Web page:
The McGill Physiology Virtual Lab

Blood Laboratory

Red cell fragility > Procedure, continued
  At this point, a calibration curve must be generated. Knowing that 0% hemolysis has occurred in tube #1 (isotonic solution) and that 100% hemolysis has occurred in tube #6 (distilled water), we can plot the linear relationship between % hemolysis and O.D.
You must now determine the %hemolysis for each tube from the calibration curve. Enter OD values below and get the corresponding % hemolysis from the Calibration Curve.

You also need to calculate the osmolarity of each solution in order to later on plot the % hemolysis versus the osmolarity.

How do I calculate osmolarity?

1M solution of NaCl: 58.5 g/L

0.9 g% NaCl corresponds to 9 g/L of NaCl

Tube # NaCl g/100ml Osmolarity Osmols/l
1 0.9
2 0.6
3 0.5
4 0.4
5 0.3
6 0.0

The Osmotic Fragility Curve


Given the following OD values and your calculated osmolarity and % hemolysis for test tubes #1 to #6, how would you draw the osmotic fragility curve?. Try to trace it in the area to the left (your trace will appear blue). Once you are done, click on the "Done" button, and the correct answer will be displayed in a new window.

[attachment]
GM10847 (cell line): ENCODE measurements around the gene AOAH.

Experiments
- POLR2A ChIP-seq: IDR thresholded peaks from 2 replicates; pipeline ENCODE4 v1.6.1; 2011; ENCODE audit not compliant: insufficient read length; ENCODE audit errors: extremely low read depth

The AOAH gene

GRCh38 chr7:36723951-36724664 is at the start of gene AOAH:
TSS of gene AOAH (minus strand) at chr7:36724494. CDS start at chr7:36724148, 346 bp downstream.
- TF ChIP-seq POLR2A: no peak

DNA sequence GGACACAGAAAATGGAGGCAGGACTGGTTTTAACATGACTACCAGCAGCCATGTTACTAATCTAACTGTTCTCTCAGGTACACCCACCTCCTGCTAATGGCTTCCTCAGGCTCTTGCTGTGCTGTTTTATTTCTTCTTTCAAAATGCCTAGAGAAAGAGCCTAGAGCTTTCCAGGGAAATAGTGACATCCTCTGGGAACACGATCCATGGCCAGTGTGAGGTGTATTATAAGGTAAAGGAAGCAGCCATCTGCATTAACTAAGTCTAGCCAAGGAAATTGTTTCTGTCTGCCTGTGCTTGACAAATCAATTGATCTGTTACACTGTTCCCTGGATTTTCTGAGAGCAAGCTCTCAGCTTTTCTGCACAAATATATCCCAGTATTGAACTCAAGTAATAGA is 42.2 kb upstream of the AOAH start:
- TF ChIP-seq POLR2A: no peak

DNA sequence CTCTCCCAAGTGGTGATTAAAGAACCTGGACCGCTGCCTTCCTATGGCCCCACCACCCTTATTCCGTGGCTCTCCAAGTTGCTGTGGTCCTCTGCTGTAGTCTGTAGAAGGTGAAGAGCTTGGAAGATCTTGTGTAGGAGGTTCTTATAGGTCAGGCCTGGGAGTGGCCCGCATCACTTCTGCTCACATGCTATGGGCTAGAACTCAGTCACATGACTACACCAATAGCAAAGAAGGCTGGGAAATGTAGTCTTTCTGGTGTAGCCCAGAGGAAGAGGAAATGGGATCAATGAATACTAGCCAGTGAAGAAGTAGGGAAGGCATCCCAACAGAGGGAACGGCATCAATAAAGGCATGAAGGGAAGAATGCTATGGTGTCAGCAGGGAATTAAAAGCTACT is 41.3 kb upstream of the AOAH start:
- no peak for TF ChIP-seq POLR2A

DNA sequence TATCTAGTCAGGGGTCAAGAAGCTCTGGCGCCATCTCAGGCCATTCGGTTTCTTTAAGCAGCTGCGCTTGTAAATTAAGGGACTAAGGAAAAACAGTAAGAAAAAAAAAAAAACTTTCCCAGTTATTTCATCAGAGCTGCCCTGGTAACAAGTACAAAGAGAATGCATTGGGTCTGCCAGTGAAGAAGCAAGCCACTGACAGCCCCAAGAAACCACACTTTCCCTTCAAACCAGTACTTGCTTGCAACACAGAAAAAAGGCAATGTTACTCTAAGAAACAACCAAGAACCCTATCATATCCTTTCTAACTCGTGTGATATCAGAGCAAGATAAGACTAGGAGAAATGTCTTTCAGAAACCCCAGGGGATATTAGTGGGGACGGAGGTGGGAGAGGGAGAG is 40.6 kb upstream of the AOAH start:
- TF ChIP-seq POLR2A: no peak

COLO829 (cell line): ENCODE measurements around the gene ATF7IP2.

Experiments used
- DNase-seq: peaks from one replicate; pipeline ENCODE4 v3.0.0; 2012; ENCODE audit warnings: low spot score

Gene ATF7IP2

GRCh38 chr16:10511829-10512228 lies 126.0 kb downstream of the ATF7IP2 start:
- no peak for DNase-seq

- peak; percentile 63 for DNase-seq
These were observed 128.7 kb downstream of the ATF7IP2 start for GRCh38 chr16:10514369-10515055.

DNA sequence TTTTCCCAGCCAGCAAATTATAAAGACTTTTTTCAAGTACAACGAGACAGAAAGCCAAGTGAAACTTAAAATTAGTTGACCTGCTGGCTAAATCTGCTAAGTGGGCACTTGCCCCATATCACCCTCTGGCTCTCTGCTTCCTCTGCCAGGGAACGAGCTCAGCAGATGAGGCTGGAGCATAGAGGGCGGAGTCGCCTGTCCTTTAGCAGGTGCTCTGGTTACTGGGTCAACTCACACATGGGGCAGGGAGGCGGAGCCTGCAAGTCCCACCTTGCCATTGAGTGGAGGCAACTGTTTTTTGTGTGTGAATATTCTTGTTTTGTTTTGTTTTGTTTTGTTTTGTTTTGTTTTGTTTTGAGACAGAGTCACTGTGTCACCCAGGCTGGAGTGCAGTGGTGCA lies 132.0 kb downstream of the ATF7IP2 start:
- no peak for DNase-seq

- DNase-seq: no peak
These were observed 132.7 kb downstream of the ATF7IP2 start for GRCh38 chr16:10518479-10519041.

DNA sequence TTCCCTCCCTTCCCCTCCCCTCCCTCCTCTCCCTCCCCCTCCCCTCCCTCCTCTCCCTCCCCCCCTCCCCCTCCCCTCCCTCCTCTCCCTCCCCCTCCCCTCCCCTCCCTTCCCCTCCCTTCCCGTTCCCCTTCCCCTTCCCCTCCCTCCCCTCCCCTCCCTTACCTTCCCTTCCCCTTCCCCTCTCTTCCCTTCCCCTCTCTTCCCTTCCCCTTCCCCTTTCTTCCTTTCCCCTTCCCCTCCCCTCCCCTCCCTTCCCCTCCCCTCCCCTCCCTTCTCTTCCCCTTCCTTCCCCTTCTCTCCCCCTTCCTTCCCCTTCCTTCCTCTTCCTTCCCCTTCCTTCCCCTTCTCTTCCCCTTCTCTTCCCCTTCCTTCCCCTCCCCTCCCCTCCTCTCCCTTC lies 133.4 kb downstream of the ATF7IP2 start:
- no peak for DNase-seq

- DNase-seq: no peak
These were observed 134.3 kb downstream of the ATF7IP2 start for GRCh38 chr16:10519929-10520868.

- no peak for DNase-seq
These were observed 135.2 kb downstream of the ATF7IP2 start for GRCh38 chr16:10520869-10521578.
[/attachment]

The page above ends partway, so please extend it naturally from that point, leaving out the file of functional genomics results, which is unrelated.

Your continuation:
%Hemolysis Osmolarity
1 0.9 0    
2 0.6 0.05    
3 0.5 0.45    
4 0.4 0.48    
5 0.3 0.49    
6 0.0 0.5    

The osmotic fragility test is designed to give some information on the capacity of the red cell membrane to withstand increasing internal pressures brought about by the diffusion of water into the cell.

Questions to think about:

  • what would be the significance of a shift to the right- or to the left- of the osmotic fragility curve?
  • how would the shape of the erythrocyte (sickle cells vs. normal erythrocytes), its surface area to volume ratio (biconcave shape vs. spherocyte) shift the osmotic fragility curve?

To continue with the next section, ESR, click here